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Design Thinking for the greater good

A unique case study on how Design Thinking was used to create a better meal experience for the elderly.

In the last decade, the government of Denmark realized that one of the many problems that plagued its society was the rapidly ageing population. One particular problem therein being — more than a 100,000 of these senior population lived in assisted living facilities and care homes and were sadly underfed and malnourished.

The municipality of Holstebro (a small town approx. 300 km west of Copenhagen) with the help of a firm Hatch & Bloom decided to take on this problem with a rather innovative approach. Innovation director Lotte Lyngsted Jepsen led the effort, to improve the meal service for seniors over the next 6 months.

The Design Thinking Process

Hatch & Bloom leveraged the concept of Design Thinking to address this problem, each step described in detail in the following sections.

A snapshot summary of the entire process

What Is? — Understanding the problem in detail

Before both the teams i.e. the municipality of Holstebro, Hospitable Food Service (Holstebro’s meal kitchen organization) and the Hatch & Bloom moved ahead, they realized that the menu of the food being served was dated and was in dire need of an update.

They then conducted a thorough ethnographic research of the entire process — they studied the kitchens where the food was made, the delivery process, they also interviewed those who had discontinued the service and those who were to begin with the same soon.

They learned that for the seniors to receive such meals was below their dignity as it happened to be associated with a lot of stigma. But on a more positive note, the team also discovered that this generation of seniors was very capable in the kitchen. They often tried to customize their meals to suit their palate.

Finding out the reasons behind low morale and decreased customer satisfaction

The kitchen employees on the other hand, felt demotivated because their working conditions were not well maintained. Working in such a kitchen also had an associated stigma. These employees often wanted to do something differently, but had no idea as to how they could.

What If? — Delving deeper into the problem

To explore opportunities and evaluate new avenues the Hatch & Bloom team conducted a set of three workshops with a personal chef. The outcome of this was that they concluded that the employees working in the kitchen setup were as good as professional chefs. This finding boosted the morale of the employees.

Thinking out of the box; Mapping needs to user personas; Conducting workshops and ethnographic research

The team also discovered that the menus being distributed, was not up to date, the descriptions of the menu items were not appealing enough and lastly the vans being used to deliver the meals in were not maintained in proper condition.

What Wows and What Works? —Exploring & evaluating Opportunities

The team now started experimenting by prototyping different options with different groups of kitchen staff as well as seniors. They started presenting the food differently, prototyped different styles for the menu, food items therein and so on.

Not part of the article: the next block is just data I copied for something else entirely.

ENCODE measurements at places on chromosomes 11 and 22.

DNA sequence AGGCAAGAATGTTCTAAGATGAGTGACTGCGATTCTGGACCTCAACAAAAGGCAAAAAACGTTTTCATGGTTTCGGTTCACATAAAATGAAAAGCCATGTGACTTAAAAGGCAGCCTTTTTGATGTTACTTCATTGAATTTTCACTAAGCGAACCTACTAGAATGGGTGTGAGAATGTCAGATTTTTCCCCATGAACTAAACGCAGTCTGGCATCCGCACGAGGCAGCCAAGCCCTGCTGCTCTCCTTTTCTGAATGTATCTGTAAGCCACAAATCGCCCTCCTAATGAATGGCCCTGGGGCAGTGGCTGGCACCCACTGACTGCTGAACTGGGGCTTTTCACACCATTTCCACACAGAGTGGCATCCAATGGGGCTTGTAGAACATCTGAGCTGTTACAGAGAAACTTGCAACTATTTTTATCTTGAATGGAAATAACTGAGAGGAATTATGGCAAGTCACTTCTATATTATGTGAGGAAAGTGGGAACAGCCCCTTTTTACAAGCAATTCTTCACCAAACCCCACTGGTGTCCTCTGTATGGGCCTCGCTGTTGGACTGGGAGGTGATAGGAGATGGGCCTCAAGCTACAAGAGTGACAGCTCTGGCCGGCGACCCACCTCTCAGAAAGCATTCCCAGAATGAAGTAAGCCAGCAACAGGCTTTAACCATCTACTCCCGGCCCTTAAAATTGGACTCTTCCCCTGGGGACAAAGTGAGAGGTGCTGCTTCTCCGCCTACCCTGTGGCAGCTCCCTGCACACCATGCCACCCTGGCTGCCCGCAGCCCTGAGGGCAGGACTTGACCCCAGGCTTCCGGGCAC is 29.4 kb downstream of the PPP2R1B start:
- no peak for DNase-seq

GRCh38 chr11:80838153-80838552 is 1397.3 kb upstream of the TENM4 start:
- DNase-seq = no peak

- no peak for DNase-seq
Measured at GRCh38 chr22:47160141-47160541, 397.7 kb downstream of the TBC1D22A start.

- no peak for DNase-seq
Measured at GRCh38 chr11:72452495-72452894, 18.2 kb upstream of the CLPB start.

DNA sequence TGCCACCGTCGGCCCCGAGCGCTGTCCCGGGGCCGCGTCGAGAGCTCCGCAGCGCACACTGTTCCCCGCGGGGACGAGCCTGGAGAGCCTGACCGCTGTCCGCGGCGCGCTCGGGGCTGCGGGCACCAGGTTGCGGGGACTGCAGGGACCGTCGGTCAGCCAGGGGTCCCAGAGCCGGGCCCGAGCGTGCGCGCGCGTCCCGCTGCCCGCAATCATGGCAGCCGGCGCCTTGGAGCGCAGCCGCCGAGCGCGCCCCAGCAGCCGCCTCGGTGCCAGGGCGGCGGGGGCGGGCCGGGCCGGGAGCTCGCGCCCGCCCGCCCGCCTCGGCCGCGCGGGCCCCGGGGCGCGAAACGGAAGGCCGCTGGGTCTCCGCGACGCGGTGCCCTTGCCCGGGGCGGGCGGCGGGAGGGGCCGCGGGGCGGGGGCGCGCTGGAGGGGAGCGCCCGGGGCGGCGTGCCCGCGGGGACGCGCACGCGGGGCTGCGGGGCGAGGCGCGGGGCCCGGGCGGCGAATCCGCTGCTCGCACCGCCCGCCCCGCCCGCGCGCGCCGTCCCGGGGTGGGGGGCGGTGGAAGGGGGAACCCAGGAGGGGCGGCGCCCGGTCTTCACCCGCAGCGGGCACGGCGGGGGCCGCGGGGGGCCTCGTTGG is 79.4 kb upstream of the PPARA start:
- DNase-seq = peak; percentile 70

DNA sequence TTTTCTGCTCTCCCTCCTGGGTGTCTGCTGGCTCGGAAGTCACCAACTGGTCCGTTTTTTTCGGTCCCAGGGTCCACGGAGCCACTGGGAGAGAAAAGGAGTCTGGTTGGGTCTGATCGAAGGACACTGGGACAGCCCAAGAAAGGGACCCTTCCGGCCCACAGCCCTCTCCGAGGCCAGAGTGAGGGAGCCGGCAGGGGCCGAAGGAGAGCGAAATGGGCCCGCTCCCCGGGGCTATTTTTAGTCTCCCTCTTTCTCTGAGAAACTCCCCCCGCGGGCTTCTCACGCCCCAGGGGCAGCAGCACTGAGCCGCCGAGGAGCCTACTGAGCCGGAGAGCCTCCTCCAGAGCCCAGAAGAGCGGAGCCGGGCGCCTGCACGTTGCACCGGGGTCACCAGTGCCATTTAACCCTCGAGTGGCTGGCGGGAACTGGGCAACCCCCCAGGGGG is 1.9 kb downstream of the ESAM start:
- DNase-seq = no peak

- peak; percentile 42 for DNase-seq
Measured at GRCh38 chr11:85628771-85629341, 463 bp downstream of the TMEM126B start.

Prototyping with meal kids, with menus and ingredients; Quick testing to understand what the target audience likes and dislikes

The learning from this initial set of experiments resulted in quick packaging design changes that allowed for more modular meal kits, that allowed the empowered set of seniors to build their own meals.

For the kitchen employees, Hatch & Bloom turned around their culture by introducing new uniforms, new vans, they got in a professional chef who pepped up the entire environment therein. The kitchen staff now felt more empowered, motivated and had a sense of drive to serve better meals going forward.

The Resultant — The Good Kitchen

This exercise also yielded a new name to the service Hospitable Food Service now became The Good Kitchen. The new menu presented categories such as entrees, desserts, and so on. The Good Kitchen employees also made changes to the menu based on what they heard from seniors. They were now in charge of the menu and the ingredients used therein, the end result being a more curated and perfected menu.

New Branding, logo and a boosted sense of morale

The key element of this exercise was the radical shift in the employees perception of themselves and their work. This in turn resulted in higher consumer satisfaction, a substantial increase in orders(500% in the first 2 months), and Good Kitchen and Hatch & Bloom winning the Danish Design Prize for Service Design.

We can hence learn that Design Thinking is not only applicable in the sphere of Design, Products or Technology. It can also be used for the greater good and in improving and elevating an experience to the individuals involved in a system.

You can find the video case study of this topic here.

Note: Figures and Statistics referenced from Jeanne Leidtkas course material, and images from stock photos.

If you liked this article and would like to learn more about Design Thinking, Gamification or Story Telling, please feel free to read my articles on those.

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Gaurav Menon

Gaurav Menon

A product enthusiast with a background in business and marketing, I write about concepts, case studies and tools from the product & technology domain.

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